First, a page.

The first time my PT/Yoga Therapist told me I had ‘sleepy’ glutes I didn’t believe her. How was it possible that an outdoor athlete/Yoga teacher like me that kayaks, SUPs, hikes, mountain bikes and practices Yoga on a regular basis could have weak glutes? And anyway, I was in her office because I was experiencing excruciating pain in my IT band, not in my glutes. Sitting in my kayak and paddling my SUP had become very painful and since paddling is my passion and my job, I needed some help.
She explained to me (and I later did more research), that it is common for even the strongest athletes to have gluteus medius that don’t fire properly or don’t fire at all. Instead, a muscle called the tensor facia latae (TFL) picks up the slack and, in turn, tightens the iliotibial band (IT) that runs down the side of the leg and acts as a stabilizer for the knee. When the TFL and IT band are overworked on a regular basis because the glutes aren’t doing their job, the IT band becomes tight, painful and inflamed.
The position we sit in our kayaks with our legs and hips externally rotated lends itself to overuse of quads and hip flexors and underuse/over stretching of the glutes. Same thing with the standing position of stand up paddleboarding if there is no awareness of releasing the quads and grounding through the heels.
Since I was experiencing pain in my IT band I was rolling it out with a foam roller even though that felt uncomfortable. I had assumed that the foam roller was the way to go and that the sensation was a part of getting out the knots. Unfortunately I didn’t realize that I was making the situation worse by over stretching facia that was already inflamed. In addition to the foam rolling I was also incorporating poses like pigeon into my practice that were also exacerbating the problem.
After only a week of incorporating glute strengtheners into my practice the pain in my IT band started to subside. I eliminated stretches like pigeon and focused on firing up my glutes instead of stretching them and a whole new world opened up! I began practicing yoga and standing on my SUP with soft knees and an awareness of pressing down through my heels and big toes to activate the backs of my legs. I discovered a strength and stability that I had not experienced before. When I walk I strike with my heels and engage my feet as if I’m pressing the ground away behind me which makes me stronger and faster. There is no more pain when I sit in my kayak and I feel stronger on and off the water.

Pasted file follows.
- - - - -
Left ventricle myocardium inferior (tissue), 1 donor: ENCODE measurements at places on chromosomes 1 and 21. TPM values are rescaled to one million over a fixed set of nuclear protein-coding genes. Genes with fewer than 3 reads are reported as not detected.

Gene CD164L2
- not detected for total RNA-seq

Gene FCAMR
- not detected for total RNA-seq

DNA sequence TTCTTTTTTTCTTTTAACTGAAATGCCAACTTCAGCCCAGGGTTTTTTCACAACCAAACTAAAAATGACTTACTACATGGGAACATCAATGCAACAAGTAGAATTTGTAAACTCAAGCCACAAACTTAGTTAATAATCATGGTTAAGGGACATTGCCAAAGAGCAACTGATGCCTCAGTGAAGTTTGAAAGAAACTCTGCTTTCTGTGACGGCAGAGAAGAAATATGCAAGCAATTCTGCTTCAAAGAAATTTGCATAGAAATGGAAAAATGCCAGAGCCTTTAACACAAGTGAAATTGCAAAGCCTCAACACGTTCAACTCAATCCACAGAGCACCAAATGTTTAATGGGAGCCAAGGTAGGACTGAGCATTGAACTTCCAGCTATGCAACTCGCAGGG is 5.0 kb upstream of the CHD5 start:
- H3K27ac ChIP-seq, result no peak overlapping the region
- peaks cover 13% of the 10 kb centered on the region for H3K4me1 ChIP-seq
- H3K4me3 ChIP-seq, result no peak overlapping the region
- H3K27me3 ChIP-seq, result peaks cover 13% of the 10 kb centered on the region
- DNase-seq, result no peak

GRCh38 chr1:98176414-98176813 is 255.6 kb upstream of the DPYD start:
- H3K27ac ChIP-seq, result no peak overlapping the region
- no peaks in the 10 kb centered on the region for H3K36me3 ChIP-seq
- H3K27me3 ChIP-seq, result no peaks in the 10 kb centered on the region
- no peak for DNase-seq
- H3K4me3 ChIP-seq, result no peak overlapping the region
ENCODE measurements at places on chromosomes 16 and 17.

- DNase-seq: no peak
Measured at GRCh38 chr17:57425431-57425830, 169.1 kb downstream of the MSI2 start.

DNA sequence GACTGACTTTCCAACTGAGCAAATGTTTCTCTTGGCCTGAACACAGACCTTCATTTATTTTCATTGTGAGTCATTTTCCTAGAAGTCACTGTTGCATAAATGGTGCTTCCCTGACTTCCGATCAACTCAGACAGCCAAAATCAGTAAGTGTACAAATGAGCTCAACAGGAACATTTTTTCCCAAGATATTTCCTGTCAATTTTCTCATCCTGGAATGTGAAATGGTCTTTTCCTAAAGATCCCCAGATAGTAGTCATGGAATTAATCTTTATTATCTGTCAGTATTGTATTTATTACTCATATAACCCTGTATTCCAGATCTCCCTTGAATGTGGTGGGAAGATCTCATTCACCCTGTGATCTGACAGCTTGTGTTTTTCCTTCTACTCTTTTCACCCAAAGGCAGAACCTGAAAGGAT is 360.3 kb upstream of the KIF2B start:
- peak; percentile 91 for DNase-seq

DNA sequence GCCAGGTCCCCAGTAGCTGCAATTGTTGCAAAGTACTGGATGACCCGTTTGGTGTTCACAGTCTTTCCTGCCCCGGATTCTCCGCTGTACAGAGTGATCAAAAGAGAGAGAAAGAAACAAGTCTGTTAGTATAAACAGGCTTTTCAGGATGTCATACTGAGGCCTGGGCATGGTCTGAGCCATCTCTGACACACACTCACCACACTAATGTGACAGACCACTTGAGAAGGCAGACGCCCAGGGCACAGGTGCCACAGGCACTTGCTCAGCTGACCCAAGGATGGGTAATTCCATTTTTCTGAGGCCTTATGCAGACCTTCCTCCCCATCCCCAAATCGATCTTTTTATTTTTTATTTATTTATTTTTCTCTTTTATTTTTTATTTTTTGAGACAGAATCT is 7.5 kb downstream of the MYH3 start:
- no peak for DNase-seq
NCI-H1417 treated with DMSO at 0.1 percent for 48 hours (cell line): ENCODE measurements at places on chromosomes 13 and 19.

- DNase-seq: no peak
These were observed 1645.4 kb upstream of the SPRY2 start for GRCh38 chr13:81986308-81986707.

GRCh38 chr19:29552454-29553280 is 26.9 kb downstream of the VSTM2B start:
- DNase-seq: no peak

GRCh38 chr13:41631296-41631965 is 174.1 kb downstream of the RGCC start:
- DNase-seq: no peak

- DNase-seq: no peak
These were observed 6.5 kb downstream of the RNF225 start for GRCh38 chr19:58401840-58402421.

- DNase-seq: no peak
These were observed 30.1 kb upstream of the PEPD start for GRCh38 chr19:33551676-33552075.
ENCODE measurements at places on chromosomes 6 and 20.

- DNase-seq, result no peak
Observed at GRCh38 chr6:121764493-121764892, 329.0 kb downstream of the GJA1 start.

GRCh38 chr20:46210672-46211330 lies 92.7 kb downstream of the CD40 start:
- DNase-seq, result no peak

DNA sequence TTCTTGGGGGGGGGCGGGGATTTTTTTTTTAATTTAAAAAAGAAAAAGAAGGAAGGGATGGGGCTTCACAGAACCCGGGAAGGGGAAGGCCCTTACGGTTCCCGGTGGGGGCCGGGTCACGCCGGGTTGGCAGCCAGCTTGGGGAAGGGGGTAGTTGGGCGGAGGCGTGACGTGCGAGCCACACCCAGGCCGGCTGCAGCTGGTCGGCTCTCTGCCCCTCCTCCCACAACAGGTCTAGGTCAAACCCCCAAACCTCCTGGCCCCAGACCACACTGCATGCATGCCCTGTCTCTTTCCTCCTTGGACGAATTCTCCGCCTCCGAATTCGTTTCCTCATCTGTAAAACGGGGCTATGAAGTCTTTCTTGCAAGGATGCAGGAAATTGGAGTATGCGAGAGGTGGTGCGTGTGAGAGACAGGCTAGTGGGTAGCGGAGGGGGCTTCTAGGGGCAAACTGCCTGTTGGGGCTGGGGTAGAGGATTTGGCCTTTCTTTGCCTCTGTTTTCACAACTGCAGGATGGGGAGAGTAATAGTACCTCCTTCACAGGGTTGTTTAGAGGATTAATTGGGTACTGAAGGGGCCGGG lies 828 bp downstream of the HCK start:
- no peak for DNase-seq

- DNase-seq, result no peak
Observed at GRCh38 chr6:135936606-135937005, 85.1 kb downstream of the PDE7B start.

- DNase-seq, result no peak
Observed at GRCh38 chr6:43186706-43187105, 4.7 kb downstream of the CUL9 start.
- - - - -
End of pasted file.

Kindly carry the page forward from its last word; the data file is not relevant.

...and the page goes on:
Here are a few of my favorite glute strengthening exercises/poses that helped me heal my IT band and fire up my glutes for better paddle performance!
Place your feet hip or sits bones distance apart.
Squat keeping the knees over the ankles or keeping your shins ‘straight’ and take your butt back (I tell my students to stick their butts out like they’re bootie dancing). Don’t focus on how low you go in your squat, but on keeping your shins straight so that your glutes fire.
Press down through your heels to come back up and keep your big toes pressing in the ground the whole time. Do 10 repetitions at a time.
As your glutes get stronger you can experiment with going lower.
In the same vein as squats you can incorporate chair pose and chair twist into your practice with the same principles and positioning as the squats above. Hold the poses for 5 deep and easy breaths and as you get stronger work up to holding for 1 minute.
One-legged Bridge Pose Lifts
One of the best exercises for strengthening the glutes.
Lie on your back with your knees bent and your feet flat on the floor.
Extend your left leg up toward the ceiling.
Press through your right heel and big toe to lift your hips up off the floor and then set your hips back down. Repeat 10 times on each side.